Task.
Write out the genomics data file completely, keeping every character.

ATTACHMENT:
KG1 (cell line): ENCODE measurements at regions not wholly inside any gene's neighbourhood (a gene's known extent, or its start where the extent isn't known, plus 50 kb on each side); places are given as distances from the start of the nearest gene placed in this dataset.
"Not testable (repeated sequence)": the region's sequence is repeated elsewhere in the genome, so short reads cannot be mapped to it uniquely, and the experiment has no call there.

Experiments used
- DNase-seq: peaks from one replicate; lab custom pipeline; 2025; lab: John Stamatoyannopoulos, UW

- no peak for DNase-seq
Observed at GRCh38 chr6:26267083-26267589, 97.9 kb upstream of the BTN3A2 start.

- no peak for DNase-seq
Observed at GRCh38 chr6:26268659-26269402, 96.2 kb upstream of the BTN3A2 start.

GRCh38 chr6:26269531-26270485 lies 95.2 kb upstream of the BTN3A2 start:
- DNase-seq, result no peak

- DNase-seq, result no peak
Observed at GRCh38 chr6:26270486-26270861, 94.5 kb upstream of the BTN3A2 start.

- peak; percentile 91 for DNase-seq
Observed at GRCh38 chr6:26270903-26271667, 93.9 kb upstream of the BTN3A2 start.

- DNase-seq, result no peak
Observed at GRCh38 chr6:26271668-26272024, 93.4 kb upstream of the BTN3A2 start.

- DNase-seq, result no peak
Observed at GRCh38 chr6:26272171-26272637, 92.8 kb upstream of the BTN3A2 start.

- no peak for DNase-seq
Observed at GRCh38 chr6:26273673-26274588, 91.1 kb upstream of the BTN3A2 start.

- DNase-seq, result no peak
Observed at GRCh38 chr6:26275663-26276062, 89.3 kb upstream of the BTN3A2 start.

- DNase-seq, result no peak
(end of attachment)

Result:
KG1 (cell line): ENCODE measurements at regions not wholly inside any gene's neighbourhood (a gene's known extent, or its start where the extent isn't known, plus 50 kb on each side); places are given as distances from the start of the nearest gene placed in this dataset.
"Not testable (repeated sequence)": the region's sequence is repeated elsewhere in the genome, so short reads cannot be mapped to it uniquely, and the experiment has no call there.

Experiments used
- DNase-seq: peaks from one replicate; lab custom pipeline; 2025; lab: John Stamatoyannopoulos, UW

- no peak for DNase-seq
Observed at GRCh38 chr6:26267083-26267589, 97.9 kb upstream of the BTN3A2 start.

- no peak for DNase-seq
Observed at GRCh38 chr6:26268659-26269402, 96.2 kb upstream of the BTN3A2 start.

GRCh38 chr6:26269531-26270485 lies 95.2 kb upstream of the BTN3A2 start:
- DNase-seq, result no peak

- DNase-seq, result no peak
Observed at GRCh38 chr6:26270486-26270861, 94.5 kb upstream of the BTN3A2 start.

- peak; percentile 91 for DNase-seq
Observed at GRCh38 chr6:26270903-26271667, 93.9 kb upstream of the BTN3A2 start.

- DNase-seq, result no peak
Observed at GRCh38 chr6:26271668-26272024, 93.4 kb upstream of the BTN3A2 start.

- DNase-seq, result no peak
Observed at GRCh38 chr6:26272171-26272637, 92.8 kb upstream of the BTN3A2 start.

- no peak for DNase-seq
Observed at GRCh38 chr6:26273673-26274588, 91.1 kb upstream of the BTN3A2 start.

- DNase-seq, result no peak
Observed at GRCh38 chr6:26275663-26276062, 89.3 kb upstream of the BTN3A2 start.

- DNase-seq, result no peak